modified on 23 February 2016 at 11:20 ••• 12,546 views


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NWChem Frequently Asked Questions


General information about NWChem

Where is the User's Manual?

NWChem User's Manual

Where do I go for help with a Global Arrays problem?

If you have problems with compiling the tools directory, please visit the Global Arrays Google group at or visit the Global Arrays website at

Where do I go for help with NWChem problems?

Please post your NWChem issue to the NWChem Community forums at

Where do I find the instructions for installing NWChem?

For updated instructions for compiling NWChem please visit the following URL

Installation Problems

How to fix configure: error: could not compile simple C MPI program

When compiling the tools directory, you might see the compilation stopping with the message configure: error: could not compile simple C MPI program This is most likely due to incorrect settings for the MPI_LIB, MPI_INCLUDE and LIBMPI environment variables. The suggested course of action is a) to use NWChem 6.6, b) unset all of the three variables above and c) point your PATH env. variable to the location of mpif90. If bash is your shell choice, this can be accomplished by typing

unset MPI_LIB
unset LIBMPI
export PATH="directory where mpif90 is located":$PATH

What's this business with ARMCI and ARMCI_NETWORK?

ARMCI is a library used by Global Arrays (both ARMCI and GA source code is located in NWChem's tools directory). More information can be found at the following URL If your installation uses a fast network and you are aiming to get optimal communication performance, you might want to assign a non-default value to ARMCI_NETWORK. The following links contained useful information about ARMCI_NETWORK: Choosing the ARMCI library and Setting up the proper environment_variables when compiling NWChem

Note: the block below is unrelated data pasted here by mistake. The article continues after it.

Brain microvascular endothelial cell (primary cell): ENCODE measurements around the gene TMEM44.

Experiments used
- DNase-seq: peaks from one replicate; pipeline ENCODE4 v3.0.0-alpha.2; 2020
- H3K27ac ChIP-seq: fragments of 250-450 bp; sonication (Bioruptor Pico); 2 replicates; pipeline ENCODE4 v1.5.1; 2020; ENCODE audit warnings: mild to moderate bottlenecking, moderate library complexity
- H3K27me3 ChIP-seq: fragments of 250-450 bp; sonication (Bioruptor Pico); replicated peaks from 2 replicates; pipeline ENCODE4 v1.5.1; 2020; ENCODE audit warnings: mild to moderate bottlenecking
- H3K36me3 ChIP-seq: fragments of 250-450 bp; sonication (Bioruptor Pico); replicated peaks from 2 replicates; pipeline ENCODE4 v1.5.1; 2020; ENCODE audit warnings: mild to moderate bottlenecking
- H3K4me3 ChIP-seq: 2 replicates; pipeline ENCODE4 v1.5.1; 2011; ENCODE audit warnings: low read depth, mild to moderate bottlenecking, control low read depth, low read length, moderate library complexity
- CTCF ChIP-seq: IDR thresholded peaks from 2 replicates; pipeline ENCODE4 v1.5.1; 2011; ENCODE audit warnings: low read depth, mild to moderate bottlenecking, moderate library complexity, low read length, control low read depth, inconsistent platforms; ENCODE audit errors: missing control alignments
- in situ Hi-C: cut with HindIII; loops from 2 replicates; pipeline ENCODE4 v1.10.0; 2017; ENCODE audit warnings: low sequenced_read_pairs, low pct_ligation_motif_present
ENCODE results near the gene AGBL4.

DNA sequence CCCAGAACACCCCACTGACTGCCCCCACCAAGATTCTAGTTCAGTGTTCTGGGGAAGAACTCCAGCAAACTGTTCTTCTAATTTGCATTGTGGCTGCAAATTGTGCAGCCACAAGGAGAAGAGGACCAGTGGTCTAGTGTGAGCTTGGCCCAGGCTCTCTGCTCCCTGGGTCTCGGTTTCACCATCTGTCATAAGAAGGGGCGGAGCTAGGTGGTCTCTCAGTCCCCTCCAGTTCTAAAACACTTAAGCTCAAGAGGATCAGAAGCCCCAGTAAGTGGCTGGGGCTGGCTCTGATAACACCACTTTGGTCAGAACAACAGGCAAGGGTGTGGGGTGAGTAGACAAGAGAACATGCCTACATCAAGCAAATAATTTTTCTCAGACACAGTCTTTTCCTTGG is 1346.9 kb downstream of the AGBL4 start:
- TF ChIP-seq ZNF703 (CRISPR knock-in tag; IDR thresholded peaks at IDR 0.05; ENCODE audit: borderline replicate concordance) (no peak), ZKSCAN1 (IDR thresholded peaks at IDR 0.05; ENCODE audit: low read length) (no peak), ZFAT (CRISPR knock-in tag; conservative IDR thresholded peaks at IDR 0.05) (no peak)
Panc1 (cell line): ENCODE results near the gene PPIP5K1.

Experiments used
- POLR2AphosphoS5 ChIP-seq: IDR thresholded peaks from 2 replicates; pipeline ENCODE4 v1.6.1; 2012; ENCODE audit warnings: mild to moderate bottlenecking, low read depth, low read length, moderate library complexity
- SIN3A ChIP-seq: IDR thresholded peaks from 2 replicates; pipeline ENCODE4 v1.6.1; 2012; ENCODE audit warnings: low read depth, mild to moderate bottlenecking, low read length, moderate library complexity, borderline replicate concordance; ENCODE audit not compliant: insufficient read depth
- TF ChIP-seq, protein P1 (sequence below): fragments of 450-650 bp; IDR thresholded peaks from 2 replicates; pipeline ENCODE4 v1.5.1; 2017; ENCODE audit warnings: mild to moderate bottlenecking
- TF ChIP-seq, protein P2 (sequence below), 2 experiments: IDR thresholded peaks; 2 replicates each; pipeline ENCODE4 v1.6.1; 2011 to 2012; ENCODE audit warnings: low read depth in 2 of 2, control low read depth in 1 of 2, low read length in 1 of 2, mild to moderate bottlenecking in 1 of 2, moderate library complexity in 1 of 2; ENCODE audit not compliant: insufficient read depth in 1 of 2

Input Problems

I get the message: ! warning: processed input with no task. What is wrong?

Have you used emacs to create your input file? Emacs usually does not put and an end-of-line as a last character of the file, therefore the NWChem input parser ignores the last line of your input (the one containing the task directive). To fix the problem, add one more blank line after the task line and your task directive will be executed.

AUTOZ fails to generate valid internal coordinates. Now what?

If AUTOZ fails, NWChem will default to using Cartesian coordinates (and ignore any zcoord data) so you don't have to do anything unless you really need to use internal coordinates. An exception are certain cases where we have a molecule that contains a linear chain of 4 or more atoms, in which case the code will fail (see item 2. for work arounds). For small systems you can easily construct a Z-matrix, but for larger systems this can be quite hard.

First check your input. Are you using the correct units? The default is Angstroms. If you input atomic units but did not tell NWChem, then it's no wonder things are breaking. Also, is the geometry physically sensible? If atoms are too close to each other you'll get many unphysical bonds, whereas if they are too far apart AUTOZ will not be able to figure out how to connect things.

Once the obvious has been checked, there are several possible modes of failure, some of which may be worked around in the input.